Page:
The US Congress’ bid to reshape health insurance holds many perils for the biopharma sector, but perhaps none is more significant than a proposed reduction in Medicaid funding that would see enrollment in the program for low-income and disabled people drop by 15 million over the next decade.
Since Medicaid expansions authorized under the Affordable Care Act (ACA) have been implemented, Medicaid has been the fastest-growing buyer of prescription drugs in the US, with an annual growth rate of 21% between 2013 and 2015. Companies heavily involved in HIV treatment, like Gilead Sciences (NASDAQ:GILD) and Glaxosmithkline (NYSE:GSK), are at particular risk from the cuts, as Medicaid accounts for a significant chunk of global sales (see tables below).
The saving grace, at least for now, is that the proposed changes would not take effect until 2020, beyond the horizon of most pharma sector investors. Should the law be enacted, any effect on share prices would probably not manifest until the cuts begin having a direct impact on company earnings.
Contracting the expansion
The ACA, also known as Obamacare, allows state-based Medicaid programs beginning in 2014 to expand enrollment to families with incomes of up to 138% of the federal poverty level, or $42,435 this year for a family of four. The federal government has paid for all of the costs of the expansion, ramping down to 90% beginning in 2020.
So far, 32 states have expanded coverage. According to the US Census Bureau, that had resulted in an enrollment increase of 7.5 million between 2013 and 2015. Over the same period, the number of uninsured Americans dropped by 12.8 million.
There was a concomitant rise in Medicaid prescription drug spending over the same period: between 2013 and 2015, the last date for which full data are available, it jumped from $22.4bn to $31.8bn, according to the Centers for Medicare and Medicaid Services (CMS). Nearly all of that came from federal contributions, which rose from $12.4bn to $21.1bn over that period, a 32% annual increase.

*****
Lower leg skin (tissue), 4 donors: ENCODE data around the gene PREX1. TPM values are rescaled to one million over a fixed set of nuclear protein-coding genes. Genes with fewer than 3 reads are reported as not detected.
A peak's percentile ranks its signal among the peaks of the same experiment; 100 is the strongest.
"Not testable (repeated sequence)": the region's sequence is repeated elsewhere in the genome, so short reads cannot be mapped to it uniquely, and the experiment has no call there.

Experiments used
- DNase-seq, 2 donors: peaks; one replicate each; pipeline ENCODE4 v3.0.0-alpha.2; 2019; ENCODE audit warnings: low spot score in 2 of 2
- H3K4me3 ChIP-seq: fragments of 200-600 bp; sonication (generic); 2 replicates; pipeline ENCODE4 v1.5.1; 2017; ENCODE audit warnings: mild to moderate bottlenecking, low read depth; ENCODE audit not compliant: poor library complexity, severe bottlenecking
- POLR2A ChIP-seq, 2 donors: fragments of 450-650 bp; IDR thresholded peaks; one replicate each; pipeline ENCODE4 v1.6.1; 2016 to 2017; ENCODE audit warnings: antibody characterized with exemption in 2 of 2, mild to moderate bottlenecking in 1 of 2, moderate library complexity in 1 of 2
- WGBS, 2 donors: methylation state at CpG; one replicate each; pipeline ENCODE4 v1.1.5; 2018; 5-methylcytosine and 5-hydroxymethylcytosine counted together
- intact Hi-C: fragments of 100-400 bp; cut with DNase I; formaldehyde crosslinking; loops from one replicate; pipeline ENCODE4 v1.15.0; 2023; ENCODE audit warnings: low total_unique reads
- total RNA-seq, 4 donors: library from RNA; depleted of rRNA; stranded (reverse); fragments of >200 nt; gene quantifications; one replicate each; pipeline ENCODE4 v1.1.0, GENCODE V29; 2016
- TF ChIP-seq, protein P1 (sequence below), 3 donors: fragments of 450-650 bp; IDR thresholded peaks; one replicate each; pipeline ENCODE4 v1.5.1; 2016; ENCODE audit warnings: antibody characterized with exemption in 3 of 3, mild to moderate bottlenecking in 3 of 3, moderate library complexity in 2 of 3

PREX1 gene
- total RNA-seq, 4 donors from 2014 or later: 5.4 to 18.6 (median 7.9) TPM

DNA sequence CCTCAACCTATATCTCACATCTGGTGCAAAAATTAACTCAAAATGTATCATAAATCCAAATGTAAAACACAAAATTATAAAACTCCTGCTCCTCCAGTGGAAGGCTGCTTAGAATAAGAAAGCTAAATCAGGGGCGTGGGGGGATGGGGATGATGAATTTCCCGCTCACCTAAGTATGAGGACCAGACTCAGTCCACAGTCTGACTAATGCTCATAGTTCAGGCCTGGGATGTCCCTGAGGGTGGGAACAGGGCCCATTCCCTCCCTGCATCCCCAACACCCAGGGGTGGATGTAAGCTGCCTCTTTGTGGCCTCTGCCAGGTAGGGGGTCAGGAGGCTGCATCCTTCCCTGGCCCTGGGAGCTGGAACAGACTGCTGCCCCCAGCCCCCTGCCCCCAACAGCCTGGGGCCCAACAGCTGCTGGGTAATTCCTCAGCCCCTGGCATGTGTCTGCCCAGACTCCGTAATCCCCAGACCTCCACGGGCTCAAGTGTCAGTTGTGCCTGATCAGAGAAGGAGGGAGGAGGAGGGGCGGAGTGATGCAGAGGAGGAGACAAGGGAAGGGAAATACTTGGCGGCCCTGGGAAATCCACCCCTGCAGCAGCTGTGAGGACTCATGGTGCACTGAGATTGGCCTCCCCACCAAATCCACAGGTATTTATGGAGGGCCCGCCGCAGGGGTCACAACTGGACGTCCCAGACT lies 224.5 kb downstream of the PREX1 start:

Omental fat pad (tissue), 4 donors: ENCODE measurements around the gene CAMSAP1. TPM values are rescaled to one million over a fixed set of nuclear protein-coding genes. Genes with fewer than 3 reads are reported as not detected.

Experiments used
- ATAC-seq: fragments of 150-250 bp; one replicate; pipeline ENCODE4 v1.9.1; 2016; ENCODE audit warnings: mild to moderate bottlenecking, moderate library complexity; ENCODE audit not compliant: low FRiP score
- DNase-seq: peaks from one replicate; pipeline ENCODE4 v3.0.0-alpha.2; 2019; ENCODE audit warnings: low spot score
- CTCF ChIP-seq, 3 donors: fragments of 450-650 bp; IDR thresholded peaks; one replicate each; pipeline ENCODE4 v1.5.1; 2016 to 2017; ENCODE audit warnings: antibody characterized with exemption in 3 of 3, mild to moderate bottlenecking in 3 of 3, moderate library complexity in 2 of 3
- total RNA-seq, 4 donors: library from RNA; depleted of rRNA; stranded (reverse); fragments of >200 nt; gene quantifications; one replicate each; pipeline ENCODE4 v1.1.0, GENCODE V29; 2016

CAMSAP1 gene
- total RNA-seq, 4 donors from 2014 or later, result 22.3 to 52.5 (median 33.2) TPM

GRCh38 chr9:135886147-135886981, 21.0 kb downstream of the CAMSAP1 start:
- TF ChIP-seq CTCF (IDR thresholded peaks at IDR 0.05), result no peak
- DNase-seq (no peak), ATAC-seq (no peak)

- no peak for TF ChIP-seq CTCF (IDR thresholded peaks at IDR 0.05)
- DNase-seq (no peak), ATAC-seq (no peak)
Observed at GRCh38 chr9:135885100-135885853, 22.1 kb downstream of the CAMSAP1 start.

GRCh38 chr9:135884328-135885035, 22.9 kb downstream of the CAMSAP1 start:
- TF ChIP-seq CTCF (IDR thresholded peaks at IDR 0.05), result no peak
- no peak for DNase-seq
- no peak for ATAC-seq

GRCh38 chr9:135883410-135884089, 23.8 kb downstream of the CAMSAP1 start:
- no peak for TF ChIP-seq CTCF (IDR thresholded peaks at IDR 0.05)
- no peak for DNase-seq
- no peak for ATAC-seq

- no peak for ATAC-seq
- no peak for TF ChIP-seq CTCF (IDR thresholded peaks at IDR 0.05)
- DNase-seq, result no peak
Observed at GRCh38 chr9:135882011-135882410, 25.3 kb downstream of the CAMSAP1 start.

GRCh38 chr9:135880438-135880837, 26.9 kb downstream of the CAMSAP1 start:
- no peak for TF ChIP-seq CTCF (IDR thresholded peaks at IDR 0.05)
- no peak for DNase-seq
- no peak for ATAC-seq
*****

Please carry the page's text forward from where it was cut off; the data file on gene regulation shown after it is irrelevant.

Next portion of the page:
By comparison, total national prescription drug spending rose 11% annually, as did private health insurance spending, while Medicare drug spending went up 13%.
The Medicaid rise represents an initial cohort of newly enrolled beneficiaries, of course, and matching that short-term growth rate would be dependent on either raising the income ceiling or some of the 18 other states expanding coverage – the pro-universal coverage advocacy group Families USA estimates that 6.2 million more people could qualify.
Nevertheless, the numbers underscore the potential for Medicaid prescription drug spending to go into reverse should congressional proposals to replace the ACA become law. The most prominent proposal in the US Senate, which almost came to a vote earlier this month, would impose caps on federal Medicaid contributions to a patient’s care, with growth rates pegged to inflation. States would also have an option to receive their federal assistance in the form of annual grants.
HIV in jeopardy?
A look at big spending on individual drugs shows some companies at greater risk than others. Gilead and Glaxo, for example, which have staked at least a portion of their future on HIV, have heavier Medicaid exposures than many.
Of 50 drugs with either high total or per-prescription spending in 2015, the last year for which CMS provides Medicaid drug spending data, 10 were for HIV. This should not be too surprising – because of the ACA, the share of patients receiving care for HIV who were covered by Medicaid rose from 36% in 2012 to 42% in 2014, according to the Kaiser Family Foundation.
In states that expanded coverage to 138% of the federal poverty level, 51% of HIV patients were covered by Medicaid.
The unique exposure of Gilead’s HIV franchise to Medicaid spending was called out early by Leerink analyst Geoffrey Porges. When the House of Representatives was debating its version of ACA replacement legislation in April, he pointed out that Medicaid cost constraints could cause states to reach first for generic alternatives to Gilead’s single-tablet regimens.
For Gilead, the future is increasingly tied to its HIV franchise, which will see its new bictegravir and tenofovir alafenamide-based regimens go up against Glaxo’s dolutegravir pills, which likewise are forecast to be its two biggest sellers in 2022 (Gilead and Glaxo’s HIV battle intensifies, February 14, 2017).
These risks will, of course, only be realized if Congress is successful in passing this legislation, which is looking a little less certain than it was just weeks ago. And even if Medicaid expansions are repealed in law, funding would not shrink for more than two years.
Wise lobbyists know that when it becomes obvious that Congress wants to tighten a federal funding stream it is best to push those reductions into the future. Government control changes frequently and cuts can be undone – and this is clearly what pharma executives and investors alike are betting on when it comes to Medicaid.